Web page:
Vermont’s Vaccination Strategy, Turns of the ‘Spigot’ Pose Risks in New Pandemic Phase | Coronavirus | Seven Days | Vermont's Independent Voice

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Vermont’s Vaccination Strategy, Turns of the ‘Spigot’ Pose Risks in New Pandemic Phase


Published March 24, 2021 at 10:00 a.m.

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Last week brought a flurry of good news in Vermont's fight against the coronavirus. Gov. Phil Scott announced that the state's vaccine supply was on the rise and laid out a road map for vaccinating the rest of the population by the end of June. He echoed President Joe Biden's prediction that life should return to relative normalcy around the Fourth of July, in time to avoid another lost summer.

But despite the new optimism, Vermont finds itself in a precarious position heading into what everyone hopes is the final stretch of the pandemic.

Most of the state's population is still unvaccinated, and the emergence of more infectious virus variants threatens to increase already worrisome daily case counts. Meanwhile, some experts fear that Scott's decision to begin loosening restrictions — or turning the spigot, as he puts it — meant to curb the virus' spread will instill a false sense of security and encourage risky behaviors.

"There's been this discourse that we're really focused on death, and once we're done vaccinating those populations, we'll be able to relax restrictions and pursue other goals," said Anne Sosin, a policy fellow at the Nelson A. Rockefeller Center at Dartmouth College. "There's a real danger in that approach. It's not in our interest to have more people infected with this illness."

Rates of infection have plummeted nationwide since peaking in January, but the Northeast has been an outlier to that trend, with daily caseloads in a handful of states still stubbornly high.

That includes Vermont: After a winter spike, the state's infection rate has plateaued at a level far higher than what it was most of last year. Some 125 people have been infected daily on average since January 1 — resulting in more than 10,000 new cases. The state is now reporting that for every 100,000 residents, roughly 19 have been infected daily within the last week, which is higher than the national rate, according to a New York Times database.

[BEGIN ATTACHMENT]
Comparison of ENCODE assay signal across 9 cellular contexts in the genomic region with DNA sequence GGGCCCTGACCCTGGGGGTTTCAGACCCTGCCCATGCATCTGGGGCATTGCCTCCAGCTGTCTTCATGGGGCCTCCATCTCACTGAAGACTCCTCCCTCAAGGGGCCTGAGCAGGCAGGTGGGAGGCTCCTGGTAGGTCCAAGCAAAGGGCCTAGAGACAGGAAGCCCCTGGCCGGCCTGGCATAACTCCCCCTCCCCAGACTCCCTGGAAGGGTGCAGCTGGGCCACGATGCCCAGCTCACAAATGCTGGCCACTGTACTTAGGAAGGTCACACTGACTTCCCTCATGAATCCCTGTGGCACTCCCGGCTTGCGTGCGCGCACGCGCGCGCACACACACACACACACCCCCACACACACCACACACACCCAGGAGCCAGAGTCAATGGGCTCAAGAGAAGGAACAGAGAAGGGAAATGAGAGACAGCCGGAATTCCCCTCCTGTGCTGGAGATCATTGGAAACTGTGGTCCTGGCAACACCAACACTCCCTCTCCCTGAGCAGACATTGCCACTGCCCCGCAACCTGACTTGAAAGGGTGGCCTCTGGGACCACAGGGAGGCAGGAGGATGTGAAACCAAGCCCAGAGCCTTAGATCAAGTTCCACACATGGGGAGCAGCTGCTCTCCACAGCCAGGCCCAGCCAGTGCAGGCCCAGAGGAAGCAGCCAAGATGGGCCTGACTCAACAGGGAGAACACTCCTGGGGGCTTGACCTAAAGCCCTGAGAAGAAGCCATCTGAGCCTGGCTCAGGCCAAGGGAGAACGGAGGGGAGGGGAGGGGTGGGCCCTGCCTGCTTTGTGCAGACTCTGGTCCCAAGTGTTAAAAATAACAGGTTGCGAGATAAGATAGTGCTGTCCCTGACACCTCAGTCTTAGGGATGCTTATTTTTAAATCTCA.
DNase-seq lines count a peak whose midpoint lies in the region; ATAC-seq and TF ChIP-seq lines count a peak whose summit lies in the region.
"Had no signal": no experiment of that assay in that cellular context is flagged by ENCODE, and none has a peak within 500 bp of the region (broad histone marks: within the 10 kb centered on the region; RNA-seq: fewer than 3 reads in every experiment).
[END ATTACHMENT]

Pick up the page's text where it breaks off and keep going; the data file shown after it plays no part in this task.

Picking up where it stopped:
Health experts offer several possible explanations for this trend, starting with Vermont's overall success in controlling the virus, especially in the early months. "We have lower natural immunity in Vermont because we've had fewer infections and lower infection rates than many other states," said Dr. Patsy Kelso, the state epidemiologist. "More of our population is still susceptible and needs to get the vaccine so that we can get enough immunity in our communities to stop the spread."

A second contributing factor is Vermont's population compared to that of other states; smaller outbreaks here represent much larger blips on the radar, according to Dr. Tim Lahey, an infectious disease specialist at the University of Vermont Medical Center. He pointed to the Northern State Correctional Facility in Newport, where a recent outbreak has led to more than 175 cases. "That can really alter the graph of cases here," he said, "whereas a couple hundred cases in New York City wouldn't even be visible."

Neither Kelso nor Lahey thought state decisions have played a major role in the continued prevalence of cases in Vermont. But Sosin feels the Scott administration shoulders some blame. 

"The more you can put your vaccine into really high-risk groups, the more you bring your overall cases down," she said. "Because we have not prioritized those who are at highest risk of infection, we should not expect vaccinations to have a measurable impact on transmission for some time to come."

Eighteen percent of Vermont's adult population has been fully immunized so far, while 33 percent has received at least one dose of vaccine. State officials have repeatedly said their chief obligation is to preserve life, which is why they have given priority to vaccinating the people most likely to die from the virus: the elderly and those with chronic conditions. Sosin does not dispute the importance of this goal and says she supported the decision to place long-term care facilities — where 60 percent of deaths have occurred — at the front of the line.

But she argues that the vaccination strategy has suffered from tunnel vision since that point, with its focus so heavily on preventing death that it failed to stem sources of transmission and therefore allowed the virus to spread more than it otherwise would have.

She believes the state should also be vaccinating frontline workers, prison inmates and other high-risk groups that cannot easily isolate themselves.

"Infection is primarily driven by needs that are unmet — by people needing to be places, rather than what their desires are," she said.